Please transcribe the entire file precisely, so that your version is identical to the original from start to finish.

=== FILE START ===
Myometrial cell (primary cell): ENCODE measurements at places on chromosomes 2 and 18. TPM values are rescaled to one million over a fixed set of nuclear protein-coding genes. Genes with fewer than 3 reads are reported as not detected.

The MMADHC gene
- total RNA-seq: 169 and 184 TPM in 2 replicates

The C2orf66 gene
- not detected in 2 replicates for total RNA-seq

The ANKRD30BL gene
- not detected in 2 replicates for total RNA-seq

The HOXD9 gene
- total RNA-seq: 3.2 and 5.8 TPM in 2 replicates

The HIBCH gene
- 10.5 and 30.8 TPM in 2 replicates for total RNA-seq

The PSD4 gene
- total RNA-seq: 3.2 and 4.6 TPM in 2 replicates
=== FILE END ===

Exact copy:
Myometrial cell (primary cell): ENCODE measurements at places on chromosomes 2 and 18. TPM values are rescaled to one million over a fixed set of nuclear protein-coding genes. Genes with fewer than 3 reads are reported as not detected.

The MMADHC gene
- total RNA-seq: 169 and 184 TPM in 2 replicates

The C2orf66 gene
- not detected in 2 replicates for total RNA-seq

The ANKRD30BL gene
- not detected in 2 replicates for total RNA-seq

The HOXD9 gene
- total RNA-seq: 3.2 and 5.8 TPM in 2 replicates

The HIBCH gene
- 10.5 and 30.8 TPM in 2 replicates for total RNA-seq

The PSD4 gene
- total RNA-seq: 3.2 and 4.6 TPM in 2 replicates